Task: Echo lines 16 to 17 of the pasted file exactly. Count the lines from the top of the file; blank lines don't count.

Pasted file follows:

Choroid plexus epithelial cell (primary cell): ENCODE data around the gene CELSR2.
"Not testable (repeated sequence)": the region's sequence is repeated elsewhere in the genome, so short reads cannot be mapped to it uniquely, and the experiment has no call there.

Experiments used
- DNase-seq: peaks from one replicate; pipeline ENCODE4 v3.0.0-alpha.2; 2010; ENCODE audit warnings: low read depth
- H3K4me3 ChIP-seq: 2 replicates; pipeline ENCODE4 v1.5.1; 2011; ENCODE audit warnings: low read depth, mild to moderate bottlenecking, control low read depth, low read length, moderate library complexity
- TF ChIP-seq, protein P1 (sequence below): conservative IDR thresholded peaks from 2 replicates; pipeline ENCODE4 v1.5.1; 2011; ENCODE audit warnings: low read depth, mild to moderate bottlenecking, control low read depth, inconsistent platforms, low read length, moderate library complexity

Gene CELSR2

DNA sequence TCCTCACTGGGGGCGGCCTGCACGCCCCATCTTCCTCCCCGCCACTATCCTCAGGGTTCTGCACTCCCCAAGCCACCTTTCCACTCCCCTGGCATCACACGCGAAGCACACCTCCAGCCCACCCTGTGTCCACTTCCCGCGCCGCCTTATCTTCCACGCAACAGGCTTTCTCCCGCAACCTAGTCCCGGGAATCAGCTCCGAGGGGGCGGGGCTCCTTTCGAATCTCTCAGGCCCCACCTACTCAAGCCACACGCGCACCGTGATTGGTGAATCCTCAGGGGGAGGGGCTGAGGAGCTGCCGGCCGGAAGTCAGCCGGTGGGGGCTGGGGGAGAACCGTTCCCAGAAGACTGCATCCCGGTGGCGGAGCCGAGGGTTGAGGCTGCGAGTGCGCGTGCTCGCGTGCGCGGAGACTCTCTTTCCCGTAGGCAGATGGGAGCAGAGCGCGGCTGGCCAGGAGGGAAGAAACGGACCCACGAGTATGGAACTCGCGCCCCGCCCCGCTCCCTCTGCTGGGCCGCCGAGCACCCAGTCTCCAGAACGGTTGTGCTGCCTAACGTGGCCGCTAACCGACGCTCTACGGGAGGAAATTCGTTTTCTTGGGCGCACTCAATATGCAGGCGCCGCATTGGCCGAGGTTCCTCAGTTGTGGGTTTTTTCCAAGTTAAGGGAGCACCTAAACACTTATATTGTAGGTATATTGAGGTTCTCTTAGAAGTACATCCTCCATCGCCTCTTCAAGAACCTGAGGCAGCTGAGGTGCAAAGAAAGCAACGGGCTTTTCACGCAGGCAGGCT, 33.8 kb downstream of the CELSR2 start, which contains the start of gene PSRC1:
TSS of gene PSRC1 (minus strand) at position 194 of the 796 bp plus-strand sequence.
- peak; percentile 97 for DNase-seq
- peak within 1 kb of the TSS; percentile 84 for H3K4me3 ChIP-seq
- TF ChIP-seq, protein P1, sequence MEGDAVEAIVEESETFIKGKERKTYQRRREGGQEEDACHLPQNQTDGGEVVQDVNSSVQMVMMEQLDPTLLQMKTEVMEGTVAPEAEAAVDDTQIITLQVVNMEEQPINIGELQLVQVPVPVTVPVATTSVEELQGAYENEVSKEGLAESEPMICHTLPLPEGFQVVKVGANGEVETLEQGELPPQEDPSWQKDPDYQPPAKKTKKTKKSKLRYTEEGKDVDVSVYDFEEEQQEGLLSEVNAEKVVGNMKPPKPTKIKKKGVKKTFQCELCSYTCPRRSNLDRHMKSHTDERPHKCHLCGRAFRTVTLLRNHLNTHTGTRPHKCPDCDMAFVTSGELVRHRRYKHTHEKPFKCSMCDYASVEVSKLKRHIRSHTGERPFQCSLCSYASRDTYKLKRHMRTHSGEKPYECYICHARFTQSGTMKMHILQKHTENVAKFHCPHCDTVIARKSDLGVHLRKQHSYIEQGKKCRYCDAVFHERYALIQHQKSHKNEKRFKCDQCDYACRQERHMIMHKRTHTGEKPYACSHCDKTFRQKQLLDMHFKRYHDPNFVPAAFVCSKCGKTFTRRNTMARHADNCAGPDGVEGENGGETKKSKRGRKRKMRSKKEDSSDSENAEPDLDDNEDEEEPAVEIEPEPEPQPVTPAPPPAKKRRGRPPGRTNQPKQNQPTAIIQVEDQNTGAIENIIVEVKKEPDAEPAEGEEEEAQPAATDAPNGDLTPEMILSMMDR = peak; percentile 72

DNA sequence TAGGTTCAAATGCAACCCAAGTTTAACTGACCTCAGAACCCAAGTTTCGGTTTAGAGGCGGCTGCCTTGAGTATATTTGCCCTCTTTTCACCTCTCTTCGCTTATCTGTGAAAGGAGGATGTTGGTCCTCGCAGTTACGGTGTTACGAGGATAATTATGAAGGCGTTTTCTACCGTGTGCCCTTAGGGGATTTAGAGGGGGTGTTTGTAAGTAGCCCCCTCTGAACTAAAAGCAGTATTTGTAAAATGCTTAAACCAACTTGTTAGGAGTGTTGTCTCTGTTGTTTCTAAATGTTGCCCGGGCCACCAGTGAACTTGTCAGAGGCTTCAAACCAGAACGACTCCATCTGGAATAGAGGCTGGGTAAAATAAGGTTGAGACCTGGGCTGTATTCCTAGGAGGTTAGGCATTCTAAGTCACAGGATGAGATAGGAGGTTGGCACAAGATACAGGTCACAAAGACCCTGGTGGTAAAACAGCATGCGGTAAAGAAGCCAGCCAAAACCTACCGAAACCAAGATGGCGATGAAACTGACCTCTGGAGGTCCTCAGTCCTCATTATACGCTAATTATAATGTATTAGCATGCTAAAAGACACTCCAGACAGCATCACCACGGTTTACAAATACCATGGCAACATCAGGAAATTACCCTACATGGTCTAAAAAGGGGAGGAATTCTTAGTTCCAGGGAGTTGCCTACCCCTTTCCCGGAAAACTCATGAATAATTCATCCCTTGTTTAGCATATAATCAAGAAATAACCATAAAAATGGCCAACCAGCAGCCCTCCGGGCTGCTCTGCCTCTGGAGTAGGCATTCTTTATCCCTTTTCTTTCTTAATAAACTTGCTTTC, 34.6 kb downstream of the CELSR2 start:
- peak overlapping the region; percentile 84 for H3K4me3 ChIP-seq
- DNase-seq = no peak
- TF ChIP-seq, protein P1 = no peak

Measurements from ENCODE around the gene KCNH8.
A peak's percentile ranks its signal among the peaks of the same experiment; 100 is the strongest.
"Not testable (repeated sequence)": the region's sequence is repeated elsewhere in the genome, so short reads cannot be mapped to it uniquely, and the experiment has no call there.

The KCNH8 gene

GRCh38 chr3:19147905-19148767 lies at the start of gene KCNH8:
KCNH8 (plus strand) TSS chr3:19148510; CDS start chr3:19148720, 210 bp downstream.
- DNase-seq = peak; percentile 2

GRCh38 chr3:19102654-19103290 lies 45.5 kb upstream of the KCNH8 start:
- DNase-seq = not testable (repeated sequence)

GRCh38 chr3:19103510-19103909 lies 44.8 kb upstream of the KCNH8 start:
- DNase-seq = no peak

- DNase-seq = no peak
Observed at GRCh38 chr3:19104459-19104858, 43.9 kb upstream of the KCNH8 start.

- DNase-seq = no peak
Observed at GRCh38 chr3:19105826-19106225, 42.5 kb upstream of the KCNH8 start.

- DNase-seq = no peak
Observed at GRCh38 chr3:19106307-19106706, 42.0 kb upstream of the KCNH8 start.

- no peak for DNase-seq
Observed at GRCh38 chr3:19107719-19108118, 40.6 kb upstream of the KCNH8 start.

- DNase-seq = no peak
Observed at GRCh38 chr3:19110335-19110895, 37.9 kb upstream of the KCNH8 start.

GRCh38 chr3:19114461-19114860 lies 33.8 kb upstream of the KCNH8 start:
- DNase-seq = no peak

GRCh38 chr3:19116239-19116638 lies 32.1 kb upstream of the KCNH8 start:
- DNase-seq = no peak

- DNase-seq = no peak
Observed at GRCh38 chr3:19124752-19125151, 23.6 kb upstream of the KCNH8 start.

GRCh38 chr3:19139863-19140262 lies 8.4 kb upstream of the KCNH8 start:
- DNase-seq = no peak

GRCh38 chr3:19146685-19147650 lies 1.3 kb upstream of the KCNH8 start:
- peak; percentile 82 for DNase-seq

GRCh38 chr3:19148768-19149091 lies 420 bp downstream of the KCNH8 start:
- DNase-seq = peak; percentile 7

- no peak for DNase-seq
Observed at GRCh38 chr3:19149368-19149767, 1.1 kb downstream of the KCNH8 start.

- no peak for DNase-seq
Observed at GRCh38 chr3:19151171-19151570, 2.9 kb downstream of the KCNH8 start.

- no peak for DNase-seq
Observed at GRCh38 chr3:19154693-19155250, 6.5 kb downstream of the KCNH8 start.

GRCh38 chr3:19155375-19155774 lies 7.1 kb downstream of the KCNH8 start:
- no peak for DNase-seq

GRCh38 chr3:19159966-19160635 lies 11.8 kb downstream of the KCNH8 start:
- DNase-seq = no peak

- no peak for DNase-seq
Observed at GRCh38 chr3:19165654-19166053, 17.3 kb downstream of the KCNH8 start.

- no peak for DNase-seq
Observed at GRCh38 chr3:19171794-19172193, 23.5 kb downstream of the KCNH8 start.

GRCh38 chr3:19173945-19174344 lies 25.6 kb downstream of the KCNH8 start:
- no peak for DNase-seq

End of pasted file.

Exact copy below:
- TF ChIP-seq, protein P1 = no peak

Measurements from ENCODE around the gene KCNH8.